[Note: Trial By Fury was originally published in 1941 by Simon and Schuster. I read the 1991 reprint by International Polygonics, Ltd. Nicky Zann once again designed the wonderfully comic cover.]
Craig Rice creates a world unto its own. She tears through her novels the way her character Helene Brand drunkenly whips around corners in her automobile. If zaniness is intoxicating, then consider Trial By Fury fully soused. Every page is saturated with her inimitable wit and unsettling caricature of rampant murder, political corruption that is equally prevalent in small towns as big cities, and a reckless upper class with no concern for law or order - all of which is served up in a constant, drunken haze. Yet underneath Rice’s comic veneer is a world of steadfast amorality: life is cheap, law is fraudulent, and liquor is the only relief from the meaninglessness of everything. Alcohol was a constant source of escapism not only for Rice’s characters, but herself as well. It is not for nothing that William Ruehlmann wrote of her, “the Dorothy Parker of detective fiction, she wrote the binge but lived the hangover.”
Trial By Fury is the fifth novel in the on-going saga of lawyer John J. Malone, nightclub owner/former bandleader Jake Justus and his wife, the socialite Helene Brand. At the start of the novel, Jake and Helene are off to the sleepy town of Jackson, Wisconsin to do some hunting. Someone else also had guns on their mind: while waiting in line at the county courthouse, someone assassinates ex-Senator Pevely. All the witnesses, however, are too stunned by the first murder in thirty-two years to actually be witnesses. So—Helene and Jake are locked up, and John J. Malone is reluctantly called away from Chicago to get his friends out of trouble. Before that can happen, however, there are several more murders, as well as explosions, gunshots, blackmail, a lynch mob, plenty of “dollar gin,” and a giant bloodhound named Hercules. This gives you an idea why Thrilling Detective dubbed Rice “The Queen of the Surrealistic Crime Story.”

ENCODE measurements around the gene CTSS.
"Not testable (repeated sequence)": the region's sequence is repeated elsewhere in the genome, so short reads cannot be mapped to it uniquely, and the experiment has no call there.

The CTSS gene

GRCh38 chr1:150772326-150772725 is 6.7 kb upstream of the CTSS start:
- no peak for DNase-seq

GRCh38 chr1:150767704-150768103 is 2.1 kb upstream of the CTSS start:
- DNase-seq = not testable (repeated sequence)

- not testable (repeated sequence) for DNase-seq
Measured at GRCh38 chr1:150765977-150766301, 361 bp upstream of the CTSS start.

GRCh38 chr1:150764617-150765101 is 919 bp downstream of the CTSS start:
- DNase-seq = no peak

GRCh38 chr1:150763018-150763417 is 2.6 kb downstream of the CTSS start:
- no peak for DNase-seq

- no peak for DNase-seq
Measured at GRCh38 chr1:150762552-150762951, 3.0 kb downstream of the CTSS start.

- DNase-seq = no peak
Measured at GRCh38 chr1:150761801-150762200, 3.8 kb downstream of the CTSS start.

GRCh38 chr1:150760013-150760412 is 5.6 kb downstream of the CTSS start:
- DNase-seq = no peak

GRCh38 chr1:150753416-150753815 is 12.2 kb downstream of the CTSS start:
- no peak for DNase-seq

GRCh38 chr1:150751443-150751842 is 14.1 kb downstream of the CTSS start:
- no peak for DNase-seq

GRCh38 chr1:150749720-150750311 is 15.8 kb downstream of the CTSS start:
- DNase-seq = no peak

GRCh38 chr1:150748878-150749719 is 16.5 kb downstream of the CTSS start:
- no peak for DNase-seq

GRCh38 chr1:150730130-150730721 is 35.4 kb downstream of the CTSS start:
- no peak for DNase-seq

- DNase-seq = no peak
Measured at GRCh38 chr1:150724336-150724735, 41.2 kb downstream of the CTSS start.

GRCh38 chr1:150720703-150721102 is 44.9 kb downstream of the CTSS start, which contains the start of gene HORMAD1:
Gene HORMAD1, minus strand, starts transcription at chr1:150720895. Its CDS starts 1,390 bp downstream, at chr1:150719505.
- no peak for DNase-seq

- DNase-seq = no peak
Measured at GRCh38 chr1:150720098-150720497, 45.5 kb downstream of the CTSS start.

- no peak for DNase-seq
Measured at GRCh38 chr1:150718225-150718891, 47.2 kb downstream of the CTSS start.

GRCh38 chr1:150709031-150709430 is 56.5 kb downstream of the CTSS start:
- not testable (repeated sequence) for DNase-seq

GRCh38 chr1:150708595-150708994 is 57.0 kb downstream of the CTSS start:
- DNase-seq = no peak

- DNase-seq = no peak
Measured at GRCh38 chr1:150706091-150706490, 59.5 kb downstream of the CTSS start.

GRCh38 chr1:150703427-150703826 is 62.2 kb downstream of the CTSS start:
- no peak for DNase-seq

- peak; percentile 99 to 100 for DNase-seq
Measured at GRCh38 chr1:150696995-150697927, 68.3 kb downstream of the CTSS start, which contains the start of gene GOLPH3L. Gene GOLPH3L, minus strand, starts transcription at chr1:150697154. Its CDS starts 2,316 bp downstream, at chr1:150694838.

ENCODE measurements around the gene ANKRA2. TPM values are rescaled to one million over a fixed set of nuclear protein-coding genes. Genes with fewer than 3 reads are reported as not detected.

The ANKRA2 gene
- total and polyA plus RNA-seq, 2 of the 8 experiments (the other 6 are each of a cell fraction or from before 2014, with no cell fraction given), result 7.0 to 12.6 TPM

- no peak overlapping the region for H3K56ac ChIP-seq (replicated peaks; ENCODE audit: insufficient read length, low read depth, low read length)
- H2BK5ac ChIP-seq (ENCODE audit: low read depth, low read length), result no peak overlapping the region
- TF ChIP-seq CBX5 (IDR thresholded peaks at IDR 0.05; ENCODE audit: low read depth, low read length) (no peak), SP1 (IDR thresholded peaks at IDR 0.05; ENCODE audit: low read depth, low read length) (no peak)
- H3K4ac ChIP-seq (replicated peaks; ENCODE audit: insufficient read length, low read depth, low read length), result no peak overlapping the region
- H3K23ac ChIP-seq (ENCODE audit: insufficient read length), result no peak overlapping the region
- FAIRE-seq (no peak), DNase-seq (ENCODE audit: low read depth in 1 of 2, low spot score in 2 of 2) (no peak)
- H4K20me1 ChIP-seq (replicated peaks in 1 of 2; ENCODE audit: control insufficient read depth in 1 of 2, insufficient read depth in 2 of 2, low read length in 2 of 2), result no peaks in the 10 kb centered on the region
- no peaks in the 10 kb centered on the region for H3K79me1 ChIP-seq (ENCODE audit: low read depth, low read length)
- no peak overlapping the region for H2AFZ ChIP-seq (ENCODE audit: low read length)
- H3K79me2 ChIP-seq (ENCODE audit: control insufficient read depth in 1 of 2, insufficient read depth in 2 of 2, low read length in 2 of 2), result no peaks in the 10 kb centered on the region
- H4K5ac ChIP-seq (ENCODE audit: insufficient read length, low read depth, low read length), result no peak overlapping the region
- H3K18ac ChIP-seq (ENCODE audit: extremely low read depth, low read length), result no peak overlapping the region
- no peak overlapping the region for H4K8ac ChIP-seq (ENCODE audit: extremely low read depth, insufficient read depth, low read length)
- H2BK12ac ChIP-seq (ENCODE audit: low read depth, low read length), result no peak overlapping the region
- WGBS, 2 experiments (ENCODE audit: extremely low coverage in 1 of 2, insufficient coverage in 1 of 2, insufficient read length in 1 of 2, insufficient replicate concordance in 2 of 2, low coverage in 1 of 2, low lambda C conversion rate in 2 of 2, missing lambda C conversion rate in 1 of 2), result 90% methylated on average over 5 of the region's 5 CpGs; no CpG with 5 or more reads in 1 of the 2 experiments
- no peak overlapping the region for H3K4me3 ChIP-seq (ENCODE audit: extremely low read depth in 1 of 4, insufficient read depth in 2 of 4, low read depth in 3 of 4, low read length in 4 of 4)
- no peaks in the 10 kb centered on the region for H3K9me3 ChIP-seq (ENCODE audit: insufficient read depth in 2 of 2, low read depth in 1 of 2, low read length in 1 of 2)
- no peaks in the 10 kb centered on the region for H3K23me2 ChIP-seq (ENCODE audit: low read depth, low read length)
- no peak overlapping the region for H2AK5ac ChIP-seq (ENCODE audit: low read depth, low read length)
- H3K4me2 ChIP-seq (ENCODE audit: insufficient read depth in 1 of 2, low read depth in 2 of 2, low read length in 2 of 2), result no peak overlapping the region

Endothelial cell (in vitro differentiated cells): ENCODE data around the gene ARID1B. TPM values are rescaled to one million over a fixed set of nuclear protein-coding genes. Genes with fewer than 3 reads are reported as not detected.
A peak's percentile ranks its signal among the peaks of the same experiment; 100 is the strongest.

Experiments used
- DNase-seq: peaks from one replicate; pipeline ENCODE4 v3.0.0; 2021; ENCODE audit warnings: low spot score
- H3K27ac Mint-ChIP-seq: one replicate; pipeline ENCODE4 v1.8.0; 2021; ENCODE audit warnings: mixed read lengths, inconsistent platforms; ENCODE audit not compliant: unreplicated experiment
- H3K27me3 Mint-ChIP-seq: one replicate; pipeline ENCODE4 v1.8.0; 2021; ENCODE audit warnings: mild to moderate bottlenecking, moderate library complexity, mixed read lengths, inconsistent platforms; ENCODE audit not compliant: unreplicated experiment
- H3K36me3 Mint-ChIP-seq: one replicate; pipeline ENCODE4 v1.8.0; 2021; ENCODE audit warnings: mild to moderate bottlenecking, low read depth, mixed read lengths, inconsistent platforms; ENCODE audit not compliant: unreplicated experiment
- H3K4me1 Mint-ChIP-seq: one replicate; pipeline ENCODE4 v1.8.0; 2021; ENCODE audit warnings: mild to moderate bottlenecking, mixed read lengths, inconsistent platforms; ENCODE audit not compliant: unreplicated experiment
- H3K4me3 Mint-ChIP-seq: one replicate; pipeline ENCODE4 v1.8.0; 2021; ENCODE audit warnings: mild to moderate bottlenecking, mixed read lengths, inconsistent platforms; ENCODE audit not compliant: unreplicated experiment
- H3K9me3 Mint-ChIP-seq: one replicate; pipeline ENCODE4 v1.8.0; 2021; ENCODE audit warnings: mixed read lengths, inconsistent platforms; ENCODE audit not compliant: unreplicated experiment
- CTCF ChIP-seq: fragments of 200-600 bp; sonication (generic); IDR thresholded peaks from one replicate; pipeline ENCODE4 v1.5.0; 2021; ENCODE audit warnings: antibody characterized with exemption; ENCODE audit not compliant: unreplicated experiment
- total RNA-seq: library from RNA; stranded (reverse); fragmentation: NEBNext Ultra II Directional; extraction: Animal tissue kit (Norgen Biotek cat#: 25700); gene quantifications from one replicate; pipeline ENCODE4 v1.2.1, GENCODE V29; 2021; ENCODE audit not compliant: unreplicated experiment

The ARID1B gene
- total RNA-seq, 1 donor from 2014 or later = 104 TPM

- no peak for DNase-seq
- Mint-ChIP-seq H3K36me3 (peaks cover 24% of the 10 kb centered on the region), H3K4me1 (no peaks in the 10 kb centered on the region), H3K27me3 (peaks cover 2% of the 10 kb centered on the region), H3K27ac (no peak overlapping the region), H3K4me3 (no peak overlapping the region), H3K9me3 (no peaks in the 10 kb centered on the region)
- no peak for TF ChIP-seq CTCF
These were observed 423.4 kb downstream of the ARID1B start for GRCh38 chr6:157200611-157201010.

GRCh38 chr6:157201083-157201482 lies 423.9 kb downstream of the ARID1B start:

For all her fondness for the screwy and bizarre, Rice’s prose is deftly subtle. Gags and one-liners are nowhere to be found. Instead, there’s a Thurber-esque interest in the anthropology of her characters and their words, gestures, and interactions. The more one reads of Malone and company, the fonder one grows of their idiosyncrasies – Malone’s curmudgeonly attitude, Helene’s drunk driving, and Jake and Helene’s on-and-off again domestic spats. And as for the wealth of minor characters that change from book to book, it is like sitting in a diner in another town, and watching the regulars come and go. So comfortable are they with their surroundings that they don’t realize how open they are to their true personalities and quirks. Rice’s Malone series can be read in any order without losing anything. However, so strong are her characters that it is more fun to read them in order, so that you can follow Rice’s own growing relationship to her characters.
Below are a few of my favorite quotes from Trial By Fury.
“Jake might be in trouble. Helen might have run over somebody. No, that wouldn’t be murder. Although he had a conviction that the way she drove her high-powered cars was a crime worse than murder.”
“Anybody who has the reputation of being the gentlest soul in town must have the seeds of murder in him somewhere.”
“He glanced at his watch and found that it was nearly five o’clock. It was going to be a long, hard and probably unhappy day, he reminded himself, what with small-town politics, murdered Senators, unmarried mothers, and white-haired, elfish little men who didn’t know that prohibition had been repealed.”
“You can’t massacre just one person… One is a murder, two is a sex slaying, three is a massacre.”
“‘Never look a Greek in the mouth when he comes bearing a gift horse,’ Malone said cheerfully. He paused in the act of opening the bottle. ‘I mean beware of the Greek when he comes bearing a horse in his mouth.’”
“There was one bird, with a particularly nasty voice, that seemed louder than the rest. That one, Malone decided, was the bird that had waked up all the other birds. Nor was it an ambitious bird who wakened early in order to herald the sun. It was probably a disreputable, disorderly bird who had been out all night, and now had staggered home in the first pale light of day to make the morning hideous.”